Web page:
In nearby Missouri, harvest had not yet begun by September 6, compared with 4 percent harvested by that date the previous year and the Missouri 5-year average of 8 percent harvested by then. Mississippi’s 2020/21 rice crop was reported 14 percent harvested by September 6, well behind both 22 percent a year ago and the Mississippi 5-year average of 38 percent.

Like Arkansas and Missouri, rain delayed plantings this Spring in parts of Mississippi, and the State received heavy rainfall as Hurricane Laura moved north and east after making landfall on the Gulf Coast.

Finally, 2 percent of the California 2020/21 rice crop was reported harvested September 6, 1 percentage point ahead of both a year ago and the California 5-year average.

U.S. 2020/21 Import Forecast Raised Again

This month the 2020/21 all-rice import forecast was raised again, by 0.75 million cwt to 36.75 million cwt, just 1.5 percent below the revised 2019/20 record. The 2020/21 upward revision—all for medium- and short-grain—was largely based on a recent and sustained increase in monthly shipments from Thailand and India and expectations that China will continue to supply the bulk of Puerto Rico’s rice in 2020/21.

At a record 7.75 million cwt, the U.S. 2020/21 medium- and short-grain 2020/21 import forecast is up 0.75 million cwt from the previous forecast and almost 3 percent larger than the year-earlier revised level, with China, Thailand, and India expected to remain the top suppliers. Thailand’s shipments are nearly all specialty rice classified as medium- and short-grain. Italy is expected to continue shipping much smaller quantities of its premium Arborio rice, of which it has been a long-term supplier to the United States.

U.S. long-grain imports in 2020/21 remain projected at 29.0 million cwt, down almost 3 percent from the year-earlier revised record but still the second-highest on record. The small decrease in imports forecast for 2020/21 is based on much larger U.S. long-grain supplies. Thailand and India account for the bulk of U.S. long-grain rice imports and most of the recent strong growth.

Nearly all of these shipments are specific Asian aromatic varieties not yet produced in the United States, with Thailand shipping jasmine and India shipping basmati. Pakistan also regularly ships smaller quantities of basmati rice to the United States, and in recent years Vietnam has begun selling jasmine rice to the United States, but in much smaller quantities than Thailand does.

In some years, Brazil ships nonaromatic long-grain rice to the United States, typically both whole-grain rice and broken-kernel rice for processed uses. Brazil’s sales to the United States vary year-to-year, often depending on the supply and demand situation in both countries.

The 2020/21 U.S. carryin estimate was lowered 2.0 million cwt—all medium- and short-grain—to 28.7 million cwt, based on data reported in the NASS August Rice Stocks. The 2020/21 carryin is 36.1 percent below a year earlier. By class, the long-grain carryin is estimated at 16.9 million cwt, up 2.7 million cwt from the previous forecast but 48 percent below a year earlier and the smallest since 2004/05.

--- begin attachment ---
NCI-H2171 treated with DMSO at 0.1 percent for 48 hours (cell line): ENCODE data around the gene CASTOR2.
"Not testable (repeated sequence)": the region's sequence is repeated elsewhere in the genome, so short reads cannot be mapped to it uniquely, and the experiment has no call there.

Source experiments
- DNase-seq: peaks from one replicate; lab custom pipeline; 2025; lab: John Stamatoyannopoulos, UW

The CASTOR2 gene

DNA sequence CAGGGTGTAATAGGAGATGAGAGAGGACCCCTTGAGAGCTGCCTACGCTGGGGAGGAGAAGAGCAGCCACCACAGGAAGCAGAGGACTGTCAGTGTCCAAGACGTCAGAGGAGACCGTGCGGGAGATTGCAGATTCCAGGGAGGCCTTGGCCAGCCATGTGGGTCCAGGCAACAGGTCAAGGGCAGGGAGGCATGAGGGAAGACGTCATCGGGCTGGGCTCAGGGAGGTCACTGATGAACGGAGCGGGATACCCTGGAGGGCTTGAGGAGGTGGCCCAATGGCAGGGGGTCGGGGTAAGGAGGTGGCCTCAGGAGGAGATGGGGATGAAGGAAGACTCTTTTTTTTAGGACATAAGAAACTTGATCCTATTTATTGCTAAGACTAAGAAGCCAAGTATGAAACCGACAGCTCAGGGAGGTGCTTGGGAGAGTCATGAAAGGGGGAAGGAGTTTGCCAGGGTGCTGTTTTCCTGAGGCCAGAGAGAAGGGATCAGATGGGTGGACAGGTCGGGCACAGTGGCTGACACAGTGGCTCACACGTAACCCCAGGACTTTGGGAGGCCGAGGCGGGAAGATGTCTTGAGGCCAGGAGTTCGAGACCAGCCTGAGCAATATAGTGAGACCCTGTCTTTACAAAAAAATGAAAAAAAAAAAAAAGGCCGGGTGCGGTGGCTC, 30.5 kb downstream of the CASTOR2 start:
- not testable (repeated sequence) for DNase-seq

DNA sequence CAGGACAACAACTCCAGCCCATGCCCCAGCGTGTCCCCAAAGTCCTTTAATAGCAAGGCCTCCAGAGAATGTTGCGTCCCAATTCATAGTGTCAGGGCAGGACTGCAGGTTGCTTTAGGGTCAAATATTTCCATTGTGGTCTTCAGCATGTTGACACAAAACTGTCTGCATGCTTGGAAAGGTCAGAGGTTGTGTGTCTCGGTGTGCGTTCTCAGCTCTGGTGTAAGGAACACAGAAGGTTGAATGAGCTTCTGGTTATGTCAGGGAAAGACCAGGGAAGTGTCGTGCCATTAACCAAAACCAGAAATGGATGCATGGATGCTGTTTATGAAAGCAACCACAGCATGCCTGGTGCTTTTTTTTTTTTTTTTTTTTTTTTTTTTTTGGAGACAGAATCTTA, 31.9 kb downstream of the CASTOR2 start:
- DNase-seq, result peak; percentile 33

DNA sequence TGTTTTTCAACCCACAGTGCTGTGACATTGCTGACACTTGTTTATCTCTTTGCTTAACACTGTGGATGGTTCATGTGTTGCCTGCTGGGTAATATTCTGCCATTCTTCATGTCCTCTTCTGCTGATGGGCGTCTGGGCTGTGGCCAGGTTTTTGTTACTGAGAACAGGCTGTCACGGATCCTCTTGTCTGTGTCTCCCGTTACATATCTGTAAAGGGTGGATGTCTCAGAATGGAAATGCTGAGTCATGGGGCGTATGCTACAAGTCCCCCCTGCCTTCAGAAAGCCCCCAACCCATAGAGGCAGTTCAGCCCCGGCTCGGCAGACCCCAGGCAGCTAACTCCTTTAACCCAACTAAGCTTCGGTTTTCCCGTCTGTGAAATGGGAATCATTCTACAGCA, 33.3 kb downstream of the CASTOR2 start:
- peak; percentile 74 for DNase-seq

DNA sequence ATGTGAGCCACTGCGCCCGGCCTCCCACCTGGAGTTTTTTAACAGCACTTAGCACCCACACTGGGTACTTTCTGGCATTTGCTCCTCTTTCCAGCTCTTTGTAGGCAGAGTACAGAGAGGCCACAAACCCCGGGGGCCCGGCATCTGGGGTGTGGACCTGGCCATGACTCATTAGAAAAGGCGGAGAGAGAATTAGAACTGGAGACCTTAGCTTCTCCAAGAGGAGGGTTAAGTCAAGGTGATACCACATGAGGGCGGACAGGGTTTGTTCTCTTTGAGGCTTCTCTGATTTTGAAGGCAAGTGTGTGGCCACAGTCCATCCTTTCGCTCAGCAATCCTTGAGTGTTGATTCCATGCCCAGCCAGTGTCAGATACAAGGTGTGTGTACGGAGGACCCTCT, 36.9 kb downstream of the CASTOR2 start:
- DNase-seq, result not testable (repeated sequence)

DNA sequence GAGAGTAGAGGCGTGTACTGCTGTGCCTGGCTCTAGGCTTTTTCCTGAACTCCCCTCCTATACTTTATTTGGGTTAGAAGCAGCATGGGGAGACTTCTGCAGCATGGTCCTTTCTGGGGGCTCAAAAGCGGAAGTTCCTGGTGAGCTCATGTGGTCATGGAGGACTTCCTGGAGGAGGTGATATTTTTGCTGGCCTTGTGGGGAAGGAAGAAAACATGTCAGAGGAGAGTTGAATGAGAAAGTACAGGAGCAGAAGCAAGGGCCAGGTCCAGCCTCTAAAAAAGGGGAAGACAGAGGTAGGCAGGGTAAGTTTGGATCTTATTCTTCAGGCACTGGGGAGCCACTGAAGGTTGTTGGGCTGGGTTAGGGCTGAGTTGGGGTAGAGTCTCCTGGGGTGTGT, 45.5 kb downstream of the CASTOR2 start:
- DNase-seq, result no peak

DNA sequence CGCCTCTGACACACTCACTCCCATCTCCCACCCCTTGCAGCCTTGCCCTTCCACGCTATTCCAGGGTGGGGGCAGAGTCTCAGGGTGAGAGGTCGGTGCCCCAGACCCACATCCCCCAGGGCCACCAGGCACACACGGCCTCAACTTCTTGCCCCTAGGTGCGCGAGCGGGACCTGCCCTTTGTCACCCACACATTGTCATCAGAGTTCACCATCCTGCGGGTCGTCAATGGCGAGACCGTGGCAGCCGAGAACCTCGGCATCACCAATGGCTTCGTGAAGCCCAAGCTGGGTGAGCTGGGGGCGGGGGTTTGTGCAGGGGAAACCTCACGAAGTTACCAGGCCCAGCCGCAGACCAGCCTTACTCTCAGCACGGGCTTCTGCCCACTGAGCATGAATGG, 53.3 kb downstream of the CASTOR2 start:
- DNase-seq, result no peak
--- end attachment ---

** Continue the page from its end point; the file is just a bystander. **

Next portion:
The combined medium- and short-grain carryin is estimated at 10.7 million cwt, down 3.7 million cwt from the previous forecast but 5 percent larger than a year earlier.
In 2020/21, a larger total crop is projected to more than offset a substantial decline in carryin and a slight drop in imports, boosting total U.S. rice supplies 9 percent from 2019/20 to 290.4 million cwt.

The total supply forecast is up 5.5 million cwt from the previous forecast. By class, long-grain total supplies are projected at 214.8 million cwt, up 12.5 million cwt from the previous forecast and 14 percent larger than a year earlier. Combined medium- and short-grain supplies in 2020/21 are projected at 74.5 million cwt, down 6.0 million cwt from the previous forecast and 4 percent smaller than a year earlier.

U.S. 2020/21 Domestic and Residual Use Forecast and Export Forecast Both Raised

Total use of U.S. rice in 2020/21 is projected at 244.5 million cwt, up 4.0 million cwt from the previous forecast—all long-grain—and almost 3 percent larger than the year-earlier revised estimate, with both exports and domestic and residual use projected in 2020/21.

Long-grain total use is projected at 182.0 million cwt, an increase of 4.0 million cwt from the previous forecast and more than 6 percent larger than the year-earlier revised estimate. Combined medium- and short-grain total use in 2020/21 remains forecast at 62.5 million cwt, down almost 7 percent from the year-earlier revised level.

Total domestic and residual use of rice in 2020/21 is projected at a record 145.5 million cwt, up 2.0 million cwt from the previous forecast and 1 percent larger than the year-earlier revised estimate. This month’s upward revision in total domestic and residual use—all for long-grain—is largely based on the higher total supply forecast. B

y class, long-grain domestic and residual use is projected at a record 111.0 million cwt, up 2.0 million cwt from the previous forecast and 4 percent larger than the year-earlier revised estimate. Combined medium- and short-grain domestic and residual use remains projected at 34.5 million cwt, down 8 percent from the year- earlier revised estimate.